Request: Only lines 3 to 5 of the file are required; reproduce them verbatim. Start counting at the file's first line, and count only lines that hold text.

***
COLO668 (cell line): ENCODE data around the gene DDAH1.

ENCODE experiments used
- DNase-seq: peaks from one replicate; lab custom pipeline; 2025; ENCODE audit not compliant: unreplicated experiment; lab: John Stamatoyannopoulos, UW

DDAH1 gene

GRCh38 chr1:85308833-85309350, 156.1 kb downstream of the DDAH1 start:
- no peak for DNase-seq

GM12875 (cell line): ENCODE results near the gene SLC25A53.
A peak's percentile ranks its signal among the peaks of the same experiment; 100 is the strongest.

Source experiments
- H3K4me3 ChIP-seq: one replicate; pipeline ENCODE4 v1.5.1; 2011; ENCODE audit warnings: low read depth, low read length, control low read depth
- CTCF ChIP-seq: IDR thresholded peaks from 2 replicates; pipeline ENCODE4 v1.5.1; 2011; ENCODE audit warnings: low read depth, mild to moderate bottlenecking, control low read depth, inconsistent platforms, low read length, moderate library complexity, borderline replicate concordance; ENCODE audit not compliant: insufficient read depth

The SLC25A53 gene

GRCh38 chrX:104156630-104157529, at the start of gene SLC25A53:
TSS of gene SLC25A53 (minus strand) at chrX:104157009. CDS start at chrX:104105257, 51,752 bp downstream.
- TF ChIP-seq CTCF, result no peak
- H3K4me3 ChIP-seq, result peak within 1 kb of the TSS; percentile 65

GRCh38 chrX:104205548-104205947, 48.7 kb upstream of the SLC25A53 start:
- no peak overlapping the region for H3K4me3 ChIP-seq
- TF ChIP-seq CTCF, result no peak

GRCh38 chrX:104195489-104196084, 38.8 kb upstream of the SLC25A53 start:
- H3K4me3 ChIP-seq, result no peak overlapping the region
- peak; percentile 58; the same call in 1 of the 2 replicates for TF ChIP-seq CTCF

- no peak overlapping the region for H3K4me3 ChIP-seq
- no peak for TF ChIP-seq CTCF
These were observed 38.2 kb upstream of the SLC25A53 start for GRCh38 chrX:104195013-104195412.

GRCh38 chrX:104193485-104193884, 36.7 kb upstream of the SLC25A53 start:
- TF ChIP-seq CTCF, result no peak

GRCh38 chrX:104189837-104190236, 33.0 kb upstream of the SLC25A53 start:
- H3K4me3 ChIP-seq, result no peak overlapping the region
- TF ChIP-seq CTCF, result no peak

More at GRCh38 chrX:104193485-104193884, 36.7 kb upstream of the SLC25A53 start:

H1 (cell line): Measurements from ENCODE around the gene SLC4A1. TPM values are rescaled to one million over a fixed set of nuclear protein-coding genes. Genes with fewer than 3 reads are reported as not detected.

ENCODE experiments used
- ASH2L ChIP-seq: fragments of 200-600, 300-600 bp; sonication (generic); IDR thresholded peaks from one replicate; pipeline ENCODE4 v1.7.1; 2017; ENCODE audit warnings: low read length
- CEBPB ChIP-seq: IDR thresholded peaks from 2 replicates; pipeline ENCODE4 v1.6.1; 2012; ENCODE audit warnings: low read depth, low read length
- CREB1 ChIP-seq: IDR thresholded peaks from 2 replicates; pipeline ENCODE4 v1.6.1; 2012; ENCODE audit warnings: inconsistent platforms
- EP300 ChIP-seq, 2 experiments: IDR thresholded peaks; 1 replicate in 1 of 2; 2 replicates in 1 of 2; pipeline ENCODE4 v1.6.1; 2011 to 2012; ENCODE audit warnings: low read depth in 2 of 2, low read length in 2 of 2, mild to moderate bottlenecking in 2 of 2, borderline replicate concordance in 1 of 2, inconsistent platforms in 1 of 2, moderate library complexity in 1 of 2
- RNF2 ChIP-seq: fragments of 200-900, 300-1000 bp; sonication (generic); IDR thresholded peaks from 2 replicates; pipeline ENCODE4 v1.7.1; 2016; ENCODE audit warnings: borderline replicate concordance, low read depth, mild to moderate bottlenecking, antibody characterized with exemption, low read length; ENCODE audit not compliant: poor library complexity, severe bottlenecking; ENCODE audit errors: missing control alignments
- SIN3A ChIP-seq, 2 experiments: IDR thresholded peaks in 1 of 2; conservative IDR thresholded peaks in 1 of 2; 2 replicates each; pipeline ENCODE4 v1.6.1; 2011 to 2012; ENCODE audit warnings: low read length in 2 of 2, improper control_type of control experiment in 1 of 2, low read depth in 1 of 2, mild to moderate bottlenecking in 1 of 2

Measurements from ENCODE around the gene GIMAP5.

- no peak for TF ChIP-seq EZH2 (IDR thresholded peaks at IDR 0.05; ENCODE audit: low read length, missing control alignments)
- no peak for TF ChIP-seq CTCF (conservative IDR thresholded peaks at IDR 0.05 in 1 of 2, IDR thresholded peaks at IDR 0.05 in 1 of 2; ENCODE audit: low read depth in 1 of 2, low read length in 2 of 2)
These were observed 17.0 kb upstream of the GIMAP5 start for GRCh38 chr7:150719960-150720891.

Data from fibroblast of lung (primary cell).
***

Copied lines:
- DNase-seq: peaks from one replicate; lab custom pipeline; 2025; ENCODE audit not compliant: unreplicated experiment; lab: John Stamatoyannopoulos, UW

DDAH1 gene

GRCh38 chr1:85308833-85309350, 156.1 kb downstream of the DDAH1 start: